“So, it was decided that I would do ‘Yesterday,’” McCartney said. “But I’d never worked without the band, so now I’m now going to be working solo on ‘The Ed Sullivan Show.’ So I agreed to do it, so I’m standing there ready to go on, never having worked without the band, a little bit nervous, and there were curtains, and there’s a Teamster on the inside of the curtain so they won’t catch. So I’m standing there all prepared with my guitar ready to go on, and he says, ‘Are you nervous?’ I said, ‘No, not really,’ lying. He says, ‘You should be, there’s 73 million people watching!’”

Letterman’s full interview with McCartney and Starr can be seen on “The Beatles: The Night That Changed America – A Grammy Salute,” celebrates the remarkable legacy of the seven-time Grammy Award-winning Beatles and will mark the 50th anniversary of their U.S television debut on the “Ed Sullivan Show.” That historic appearance is one of the most-watched television events ever, with 74 million people tuning in to watch the group perform five songs during the variety hour. It is considered by many historians and critics to be one of the most important moments in music and television.

The all-star primetime special features McCartney and Starr performing together as well as today’s top artists covering songs performed by the Fab Four that momentous evening in 1964 and other Beatles classics through the years. The show will also include footage from that landmark Sunday night, as well as other archival material. In addition, various presenters will help highlight and contextualize the musical, cultural and historical impact of the group and this legendary performance.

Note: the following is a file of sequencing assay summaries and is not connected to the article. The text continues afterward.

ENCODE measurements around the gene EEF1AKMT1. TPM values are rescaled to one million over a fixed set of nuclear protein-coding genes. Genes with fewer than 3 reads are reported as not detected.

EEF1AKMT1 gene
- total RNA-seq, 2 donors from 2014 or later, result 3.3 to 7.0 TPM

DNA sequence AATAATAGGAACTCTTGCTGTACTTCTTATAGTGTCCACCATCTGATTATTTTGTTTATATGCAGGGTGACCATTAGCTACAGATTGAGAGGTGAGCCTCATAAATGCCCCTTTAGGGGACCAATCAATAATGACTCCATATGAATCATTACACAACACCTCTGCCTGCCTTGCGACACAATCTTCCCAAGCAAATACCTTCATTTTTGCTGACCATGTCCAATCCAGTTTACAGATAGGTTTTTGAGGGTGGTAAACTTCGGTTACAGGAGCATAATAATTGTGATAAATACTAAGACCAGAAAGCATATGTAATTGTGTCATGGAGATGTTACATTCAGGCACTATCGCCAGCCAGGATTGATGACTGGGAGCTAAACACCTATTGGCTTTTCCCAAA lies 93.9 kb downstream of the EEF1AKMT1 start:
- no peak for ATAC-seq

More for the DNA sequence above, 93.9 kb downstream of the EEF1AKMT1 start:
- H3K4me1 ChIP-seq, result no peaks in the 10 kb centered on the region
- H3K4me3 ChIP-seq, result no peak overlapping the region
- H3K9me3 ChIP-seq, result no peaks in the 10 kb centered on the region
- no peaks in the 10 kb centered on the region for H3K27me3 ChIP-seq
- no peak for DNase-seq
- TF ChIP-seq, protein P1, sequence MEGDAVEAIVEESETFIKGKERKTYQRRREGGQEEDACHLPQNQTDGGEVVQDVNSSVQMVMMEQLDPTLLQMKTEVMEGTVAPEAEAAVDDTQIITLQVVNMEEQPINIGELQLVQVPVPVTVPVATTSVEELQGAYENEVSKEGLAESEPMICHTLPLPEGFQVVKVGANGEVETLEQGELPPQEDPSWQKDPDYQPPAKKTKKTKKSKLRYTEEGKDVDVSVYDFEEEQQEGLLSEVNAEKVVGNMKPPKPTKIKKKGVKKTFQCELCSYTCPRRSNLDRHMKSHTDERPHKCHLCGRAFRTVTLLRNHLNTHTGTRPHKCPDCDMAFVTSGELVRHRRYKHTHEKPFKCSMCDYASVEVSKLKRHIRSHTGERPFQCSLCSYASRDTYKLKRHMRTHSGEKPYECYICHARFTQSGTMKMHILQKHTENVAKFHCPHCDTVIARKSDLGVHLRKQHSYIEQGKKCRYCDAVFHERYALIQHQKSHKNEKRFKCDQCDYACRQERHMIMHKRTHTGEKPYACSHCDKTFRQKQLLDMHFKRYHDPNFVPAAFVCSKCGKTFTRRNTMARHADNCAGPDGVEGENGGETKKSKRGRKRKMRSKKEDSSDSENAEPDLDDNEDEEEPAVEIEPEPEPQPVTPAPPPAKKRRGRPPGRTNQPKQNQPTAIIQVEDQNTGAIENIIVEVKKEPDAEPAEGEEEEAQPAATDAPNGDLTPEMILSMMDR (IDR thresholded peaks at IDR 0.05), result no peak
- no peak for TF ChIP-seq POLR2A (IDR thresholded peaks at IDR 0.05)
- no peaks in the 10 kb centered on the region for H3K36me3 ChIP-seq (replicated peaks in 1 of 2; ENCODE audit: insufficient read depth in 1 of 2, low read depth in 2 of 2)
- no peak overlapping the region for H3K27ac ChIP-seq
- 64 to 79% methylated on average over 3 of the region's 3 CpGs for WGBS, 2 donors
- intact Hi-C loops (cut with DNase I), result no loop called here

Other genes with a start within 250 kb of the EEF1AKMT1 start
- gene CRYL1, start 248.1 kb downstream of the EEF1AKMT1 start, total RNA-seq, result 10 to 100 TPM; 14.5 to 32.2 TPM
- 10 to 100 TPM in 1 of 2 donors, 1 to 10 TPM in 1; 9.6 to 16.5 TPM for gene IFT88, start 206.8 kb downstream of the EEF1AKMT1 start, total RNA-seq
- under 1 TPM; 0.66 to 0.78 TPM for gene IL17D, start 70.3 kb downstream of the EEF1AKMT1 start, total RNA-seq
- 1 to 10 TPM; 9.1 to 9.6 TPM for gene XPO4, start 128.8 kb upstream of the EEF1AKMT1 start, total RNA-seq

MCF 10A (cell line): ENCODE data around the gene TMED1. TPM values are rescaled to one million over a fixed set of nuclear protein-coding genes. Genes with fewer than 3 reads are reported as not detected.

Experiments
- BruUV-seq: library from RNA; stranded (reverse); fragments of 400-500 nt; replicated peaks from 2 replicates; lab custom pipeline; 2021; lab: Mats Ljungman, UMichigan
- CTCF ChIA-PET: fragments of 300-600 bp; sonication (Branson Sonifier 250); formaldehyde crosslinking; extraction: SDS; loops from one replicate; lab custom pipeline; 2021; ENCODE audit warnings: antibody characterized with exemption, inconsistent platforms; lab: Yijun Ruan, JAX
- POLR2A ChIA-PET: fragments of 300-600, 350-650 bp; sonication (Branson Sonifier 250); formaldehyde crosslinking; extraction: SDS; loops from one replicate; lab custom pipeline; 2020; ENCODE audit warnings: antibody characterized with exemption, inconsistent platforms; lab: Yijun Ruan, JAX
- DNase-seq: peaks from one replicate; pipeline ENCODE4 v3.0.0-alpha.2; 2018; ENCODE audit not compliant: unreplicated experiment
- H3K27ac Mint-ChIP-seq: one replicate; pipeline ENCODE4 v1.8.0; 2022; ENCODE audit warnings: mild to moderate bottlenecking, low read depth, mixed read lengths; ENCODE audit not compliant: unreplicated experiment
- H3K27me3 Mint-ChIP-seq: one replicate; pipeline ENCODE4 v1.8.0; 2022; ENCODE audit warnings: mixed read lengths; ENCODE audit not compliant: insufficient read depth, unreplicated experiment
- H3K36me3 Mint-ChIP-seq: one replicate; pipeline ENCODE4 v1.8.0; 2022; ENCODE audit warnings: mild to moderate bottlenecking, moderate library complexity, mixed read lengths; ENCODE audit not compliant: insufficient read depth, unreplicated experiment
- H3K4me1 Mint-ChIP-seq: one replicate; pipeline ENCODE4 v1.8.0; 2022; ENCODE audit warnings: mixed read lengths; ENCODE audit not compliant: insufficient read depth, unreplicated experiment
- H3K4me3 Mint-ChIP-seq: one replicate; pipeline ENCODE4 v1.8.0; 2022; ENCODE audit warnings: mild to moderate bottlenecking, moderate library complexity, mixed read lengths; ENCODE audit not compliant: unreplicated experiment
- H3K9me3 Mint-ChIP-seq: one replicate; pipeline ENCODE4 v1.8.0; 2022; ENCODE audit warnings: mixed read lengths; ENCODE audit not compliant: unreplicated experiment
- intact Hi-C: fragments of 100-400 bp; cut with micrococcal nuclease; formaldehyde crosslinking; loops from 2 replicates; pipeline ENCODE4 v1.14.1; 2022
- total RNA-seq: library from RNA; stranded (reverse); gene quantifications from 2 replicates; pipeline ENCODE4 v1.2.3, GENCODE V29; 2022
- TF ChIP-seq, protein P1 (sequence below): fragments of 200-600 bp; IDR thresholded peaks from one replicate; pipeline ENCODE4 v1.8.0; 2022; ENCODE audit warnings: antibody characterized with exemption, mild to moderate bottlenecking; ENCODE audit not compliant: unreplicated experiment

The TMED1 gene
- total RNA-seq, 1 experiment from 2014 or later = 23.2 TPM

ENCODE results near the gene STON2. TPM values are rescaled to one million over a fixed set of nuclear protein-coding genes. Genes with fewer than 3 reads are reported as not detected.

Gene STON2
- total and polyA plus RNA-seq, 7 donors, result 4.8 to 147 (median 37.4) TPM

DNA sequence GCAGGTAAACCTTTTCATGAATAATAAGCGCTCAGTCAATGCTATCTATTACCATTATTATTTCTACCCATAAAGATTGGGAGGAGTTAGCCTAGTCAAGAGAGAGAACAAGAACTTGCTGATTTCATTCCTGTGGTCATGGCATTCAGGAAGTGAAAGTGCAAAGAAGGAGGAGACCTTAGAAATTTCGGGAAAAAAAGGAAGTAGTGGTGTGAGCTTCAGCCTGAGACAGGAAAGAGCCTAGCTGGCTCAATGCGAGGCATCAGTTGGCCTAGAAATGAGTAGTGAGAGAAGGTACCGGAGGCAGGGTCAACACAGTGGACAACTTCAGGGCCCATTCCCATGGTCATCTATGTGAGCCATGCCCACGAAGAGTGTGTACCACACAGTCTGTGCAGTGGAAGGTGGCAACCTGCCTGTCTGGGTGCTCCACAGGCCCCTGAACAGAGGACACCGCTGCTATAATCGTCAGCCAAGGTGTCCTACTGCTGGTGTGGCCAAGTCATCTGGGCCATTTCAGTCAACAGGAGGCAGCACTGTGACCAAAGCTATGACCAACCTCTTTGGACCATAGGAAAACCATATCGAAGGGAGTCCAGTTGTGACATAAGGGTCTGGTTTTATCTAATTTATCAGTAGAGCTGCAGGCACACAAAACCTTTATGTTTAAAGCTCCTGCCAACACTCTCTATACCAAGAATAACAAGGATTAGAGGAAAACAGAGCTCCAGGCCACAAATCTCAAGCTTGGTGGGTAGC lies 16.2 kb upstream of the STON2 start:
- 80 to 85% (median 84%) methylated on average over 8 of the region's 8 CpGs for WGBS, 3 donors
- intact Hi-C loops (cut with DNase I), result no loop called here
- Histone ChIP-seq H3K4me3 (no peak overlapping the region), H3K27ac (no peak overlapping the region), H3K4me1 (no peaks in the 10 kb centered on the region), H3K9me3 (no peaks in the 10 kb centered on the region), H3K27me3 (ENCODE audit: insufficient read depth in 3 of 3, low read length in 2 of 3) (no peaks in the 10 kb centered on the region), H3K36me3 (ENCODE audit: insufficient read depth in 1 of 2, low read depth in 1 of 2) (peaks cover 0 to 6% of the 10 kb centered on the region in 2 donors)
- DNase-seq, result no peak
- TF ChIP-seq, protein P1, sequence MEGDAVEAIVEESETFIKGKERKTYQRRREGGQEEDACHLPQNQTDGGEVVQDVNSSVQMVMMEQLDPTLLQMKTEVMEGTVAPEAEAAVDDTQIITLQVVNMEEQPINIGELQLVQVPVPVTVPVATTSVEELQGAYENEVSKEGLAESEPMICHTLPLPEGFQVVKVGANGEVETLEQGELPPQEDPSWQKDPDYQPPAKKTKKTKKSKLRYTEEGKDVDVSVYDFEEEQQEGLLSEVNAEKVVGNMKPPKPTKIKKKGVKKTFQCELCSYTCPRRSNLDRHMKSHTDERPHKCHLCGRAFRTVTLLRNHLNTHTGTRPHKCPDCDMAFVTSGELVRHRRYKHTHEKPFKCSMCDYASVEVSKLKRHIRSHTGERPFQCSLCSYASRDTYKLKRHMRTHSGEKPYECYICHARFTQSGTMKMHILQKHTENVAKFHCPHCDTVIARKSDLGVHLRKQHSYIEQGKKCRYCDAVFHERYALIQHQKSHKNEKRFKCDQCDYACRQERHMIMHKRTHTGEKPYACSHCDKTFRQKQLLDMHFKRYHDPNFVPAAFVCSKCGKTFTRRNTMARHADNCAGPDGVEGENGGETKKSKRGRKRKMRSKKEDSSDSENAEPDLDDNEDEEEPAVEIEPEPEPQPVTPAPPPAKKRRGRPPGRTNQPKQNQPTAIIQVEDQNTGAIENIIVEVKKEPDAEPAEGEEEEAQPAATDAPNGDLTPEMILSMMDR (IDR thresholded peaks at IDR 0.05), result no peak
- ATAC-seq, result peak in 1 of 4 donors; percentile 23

As previously reported, the all-star lineup for this historic event features performances and presentations by The Beatles LOVE by Cirque du Soleil, Kate Beckinsale, Jeff Bridges, Gary Clark, Jr., Johnny Depp, Dave Grohl, Eric Idle, Imagine Dragons, Alicia Keys and John Legend, Anna Kendrick, David Letterman, LL COOL J, Jeff Lynne, Maroon 5, John Mayer and Keith Urban, Katy Perry, Brad Paisley and Pharrell Williams, Sean Penn, Ed Sheeran, Joe Walsh, Stevie Wonder, and a one-night-only reunion of Eurythmics’ Annie Lennox and Dave Stewart.

The house band for the event includes notable musicians Kenny Aronoff (drums), Lenny Castro (percussion), Chris Caswell (keyboard), Peter Frampton (guitar), Rami Jaffe (organ), Steve Lukather (guitar), Greg Phillinganes (keyboard) and Don Was (bass), who also served as musical director.

My excellent colleague George Lang chatted with KOMA on-air personality Ronnie Kaye and other local luminaries about the 50th anniversary. To read his fascinating feature, click here.

-BAM

by Brandy McDonnell
Entertainment Reporter
Brandy McDonnell, also known by her initials BAM, writes stories and reviews on movies, music, the arts and other aspects of entertainment. She is NewsOK’s top blogger: Her 4-year-old entertainment news blog, BAM’s Blog, has notched more than 1...